I looked at the place he’d been for a long moment before I sighed and turned toward the parking lot . . . where my car wasn’t, thanks to my having taken the yarrow broom express from the Queen’s Court.
“Damn,” I said. This didn’t make my car appear, but it made me feel a little bit better. I considered turning around, walking back to the Tea Gardens, and asking if anyone could give me a ride. The urge passed as fast as it came. Lily’s subjects were upset enough without their erstwhile protector stomping in and admitting that she forgot she didn’t drive there.
Most of the world’s payphones have vanished in the last twenty years, but there are survivors, if you know where to look. I made my way through Golden Gate Park to the phone near the oh-so-touristy “picnic meadow,” swearing under my breath as I realized that the Queen’s transformation of my clothes hadn’t left me with pockets, much less pocket change. Calling a taxi was out; I’ve been developing moral objections to hexing taxi drivers since I started hanging out with Danny, and he was busy taking care of May. It was the bus or nothing.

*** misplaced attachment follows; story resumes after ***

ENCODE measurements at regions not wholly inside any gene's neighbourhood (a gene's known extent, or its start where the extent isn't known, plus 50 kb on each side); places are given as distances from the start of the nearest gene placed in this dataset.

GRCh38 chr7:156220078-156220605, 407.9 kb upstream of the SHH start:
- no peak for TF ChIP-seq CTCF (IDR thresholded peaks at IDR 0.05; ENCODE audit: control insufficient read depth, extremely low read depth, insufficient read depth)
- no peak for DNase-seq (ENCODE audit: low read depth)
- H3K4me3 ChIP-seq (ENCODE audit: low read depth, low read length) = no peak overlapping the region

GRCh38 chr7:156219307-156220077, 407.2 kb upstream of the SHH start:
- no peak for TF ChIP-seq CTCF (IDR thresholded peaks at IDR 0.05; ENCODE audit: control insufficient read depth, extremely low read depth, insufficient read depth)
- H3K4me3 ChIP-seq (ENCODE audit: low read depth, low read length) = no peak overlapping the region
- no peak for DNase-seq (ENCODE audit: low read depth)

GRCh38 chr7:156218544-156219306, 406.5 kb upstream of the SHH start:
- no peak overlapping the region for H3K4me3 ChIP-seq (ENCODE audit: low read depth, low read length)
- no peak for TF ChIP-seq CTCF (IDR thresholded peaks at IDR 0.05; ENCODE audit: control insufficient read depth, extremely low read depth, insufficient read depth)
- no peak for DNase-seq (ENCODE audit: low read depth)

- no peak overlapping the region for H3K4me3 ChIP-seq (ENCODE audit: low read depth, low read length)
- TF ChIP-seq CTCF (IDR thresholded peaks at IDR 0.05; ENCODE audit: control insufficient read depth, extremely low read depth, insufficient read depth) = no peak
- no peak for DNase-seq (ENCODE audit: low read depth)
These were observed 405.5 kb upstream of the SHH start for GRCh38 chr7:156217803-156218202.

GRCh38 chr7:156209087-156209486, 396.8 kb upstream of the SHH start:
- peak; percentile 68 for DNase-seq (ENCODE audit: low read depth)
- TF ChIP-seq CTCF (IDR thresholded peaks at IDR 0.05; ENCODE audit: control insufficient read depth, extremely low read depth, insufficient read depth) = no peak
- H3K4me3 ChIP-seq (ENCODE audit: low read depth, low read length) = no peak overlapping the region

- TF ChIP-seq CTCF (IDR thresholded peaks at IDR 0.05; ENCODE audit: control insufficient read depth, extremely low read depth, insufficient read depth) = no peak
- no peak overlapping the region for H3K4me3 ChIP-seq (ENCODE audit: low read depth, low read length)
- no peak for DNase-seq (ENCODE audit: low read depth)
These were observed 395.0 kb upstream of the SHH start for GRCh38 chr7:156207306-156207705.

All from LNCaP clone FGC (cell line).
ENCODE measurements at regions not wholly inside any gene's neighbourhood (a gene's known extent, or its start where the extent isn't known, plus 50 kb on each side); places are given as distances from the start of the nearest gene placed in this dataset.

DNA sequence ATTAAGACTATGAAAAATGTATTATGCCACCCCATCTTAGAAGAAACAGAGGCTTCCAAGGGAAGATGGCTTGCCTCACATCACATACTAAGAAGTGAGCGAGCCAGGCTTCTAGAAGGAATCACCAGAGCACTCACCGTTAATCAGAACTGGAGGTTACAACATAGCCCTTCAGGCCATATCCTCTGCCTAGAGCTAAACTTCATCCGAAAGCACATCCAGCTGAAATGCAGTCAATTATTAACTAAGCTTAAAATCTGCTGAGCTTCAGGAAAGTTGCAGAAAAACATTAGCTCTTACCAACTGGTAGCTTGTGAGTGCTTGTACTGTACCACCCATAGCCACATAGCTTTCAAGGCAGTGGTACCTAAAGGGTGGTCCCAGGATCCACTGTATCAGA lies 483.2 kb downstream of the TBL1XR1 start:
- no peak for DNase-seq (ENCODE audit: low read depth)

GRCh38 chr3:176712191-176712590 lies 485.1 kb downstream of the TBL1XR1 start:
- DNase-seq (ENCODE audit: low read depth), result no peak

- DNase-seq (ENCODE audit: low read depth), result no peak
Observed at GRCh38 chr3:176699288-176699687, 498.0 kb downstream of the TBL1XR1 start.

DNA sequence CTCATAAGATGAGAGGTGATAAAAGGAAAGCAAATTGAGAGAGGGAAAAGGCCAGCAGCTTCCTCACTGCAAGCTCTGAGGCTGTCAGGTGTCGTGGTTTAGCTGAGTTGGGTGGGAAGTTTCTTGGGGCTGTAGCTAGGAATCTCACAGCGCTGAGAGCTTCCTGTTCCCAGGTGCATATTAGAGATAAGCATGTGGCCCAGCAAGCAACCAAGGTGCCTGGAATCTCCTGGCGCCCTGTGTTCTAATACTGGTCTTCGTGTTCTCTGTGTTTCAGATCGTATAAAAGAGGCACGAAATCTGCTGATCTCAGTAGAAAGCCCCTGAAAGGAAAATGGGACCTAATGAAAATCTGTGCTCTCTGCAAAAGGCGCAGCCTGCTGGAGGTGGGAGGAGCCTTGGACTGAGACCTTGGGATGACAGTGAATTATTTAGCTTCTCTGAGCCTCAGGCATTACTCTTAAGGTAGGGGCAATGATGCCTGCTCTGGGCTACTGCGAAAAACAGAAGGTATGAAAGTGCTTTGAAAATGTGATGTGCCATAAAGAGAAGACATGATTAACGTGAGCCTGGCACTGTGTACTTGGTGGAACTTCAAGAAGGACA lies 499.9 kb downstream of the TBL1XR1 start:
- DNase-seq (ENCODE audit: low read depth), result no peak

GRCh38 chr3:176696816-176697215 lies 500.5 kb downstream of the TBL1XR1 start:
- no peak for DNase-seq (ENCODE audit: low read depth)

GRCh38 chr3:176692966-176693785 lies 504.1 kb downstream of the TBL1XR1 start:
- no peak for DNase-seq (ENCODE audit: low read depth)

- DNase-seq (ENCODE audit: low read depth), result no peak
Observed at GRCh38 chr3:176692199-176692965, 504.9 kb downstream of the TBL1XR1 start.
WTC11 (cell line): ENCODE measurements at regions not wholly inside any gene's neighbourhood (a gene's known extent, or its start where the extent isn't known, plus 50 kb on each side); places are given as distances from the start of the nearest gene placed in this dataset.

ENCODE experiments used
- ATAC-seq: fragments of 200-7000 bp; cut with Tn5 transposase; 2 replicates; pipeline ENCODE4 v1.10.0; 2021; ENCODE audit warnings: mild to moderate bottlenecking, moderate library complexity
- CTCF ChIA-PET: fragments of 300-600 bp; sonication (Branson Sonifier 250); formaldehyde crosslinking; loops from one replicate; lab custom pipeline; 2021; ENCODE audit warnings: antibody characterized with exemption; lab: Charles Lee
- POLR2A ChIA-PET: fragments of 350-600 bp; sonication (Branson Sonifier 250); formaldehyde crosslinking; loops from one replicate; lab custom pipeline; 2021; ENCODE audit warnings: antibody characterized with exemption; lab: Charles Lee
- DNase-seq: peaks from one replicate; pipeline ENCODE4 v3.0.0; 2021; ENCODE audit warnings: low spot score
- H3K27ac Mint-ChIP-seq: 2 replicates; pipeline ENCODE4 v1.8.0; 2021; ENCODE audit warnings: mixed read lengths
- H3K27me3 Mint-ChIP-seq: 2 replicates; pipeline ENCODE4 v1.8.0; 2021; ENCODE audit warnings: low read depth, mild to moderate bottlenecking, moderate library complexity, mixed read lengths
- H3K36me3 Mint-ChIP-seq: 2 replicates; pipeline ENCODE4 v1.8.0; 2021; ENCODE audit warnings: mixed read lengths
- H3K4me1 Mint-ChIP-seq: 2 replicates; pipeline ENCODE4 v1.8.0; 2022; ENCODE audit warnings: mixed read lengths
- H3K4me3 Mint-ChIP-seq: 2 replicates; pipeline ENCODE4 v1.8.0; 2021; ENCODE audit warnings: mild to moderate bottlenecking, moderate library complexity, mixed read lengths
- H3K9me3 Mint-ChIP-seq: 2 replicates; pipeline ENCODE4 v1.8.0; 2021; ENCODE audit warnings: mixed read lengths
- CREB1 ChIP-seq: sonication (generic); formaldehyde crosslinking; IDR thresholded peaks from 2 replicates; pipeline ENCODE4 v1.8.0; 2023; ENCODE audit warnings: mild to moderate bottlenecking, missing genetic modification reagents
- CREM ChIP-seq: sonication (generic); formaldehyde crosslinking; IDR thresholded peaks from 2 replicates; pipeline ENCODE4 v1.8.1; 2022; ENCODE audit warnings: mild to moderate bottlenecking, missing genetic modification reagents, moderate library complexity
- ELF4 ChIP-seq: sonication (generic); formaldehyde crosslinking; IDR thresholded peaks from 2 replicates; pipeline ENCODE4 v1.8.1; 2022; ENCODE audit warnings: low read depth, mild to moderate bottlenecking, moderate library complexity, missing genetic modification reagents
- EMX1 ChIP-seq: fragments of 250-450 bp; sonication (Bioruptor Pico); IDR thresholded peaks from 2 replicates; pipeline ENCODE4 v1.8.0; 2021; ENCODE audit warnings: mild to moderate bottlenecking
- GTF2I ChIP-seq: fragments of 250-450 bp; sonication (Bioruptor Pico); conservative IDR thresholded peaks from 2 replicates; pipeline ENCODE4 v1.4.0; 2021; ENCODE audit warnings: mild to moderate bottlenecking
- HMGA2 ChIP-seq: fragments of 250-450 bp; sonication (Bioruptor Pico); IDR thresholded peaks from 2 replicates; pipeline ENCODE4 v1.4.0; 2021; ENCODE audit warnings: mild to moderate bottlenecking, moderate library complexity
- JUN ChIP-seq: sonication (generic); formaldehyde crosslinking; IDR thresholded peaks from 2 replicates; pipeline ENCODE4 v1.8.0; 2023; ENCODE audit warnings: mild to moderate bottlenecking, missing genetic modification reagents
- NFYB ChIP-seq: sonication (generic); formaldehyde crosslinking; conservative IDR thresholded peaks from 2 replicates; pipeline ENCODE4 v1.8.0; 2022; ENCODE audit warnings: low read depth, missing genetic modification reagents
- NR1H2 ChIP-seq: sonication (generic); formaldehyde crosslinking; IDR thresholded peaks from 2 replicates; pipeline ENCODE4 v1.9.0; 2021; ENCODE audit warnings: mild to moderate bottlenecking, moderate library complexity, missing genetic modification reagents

If the bus driver thought there was something strange about a bedraggled woman in a ball gown getting on in the wee hours of the morning, he didn’t say anything. The odds were good I wasn’t the worst thing he’d seen that night. I held up a hand, palm cupped to make it look like I was holding something, and used the last of the magic I’d called up for my makeshift human disguise to make the driver see a monthly pass. He grunted acknowledgment, and I slumped into the seat nearest the door.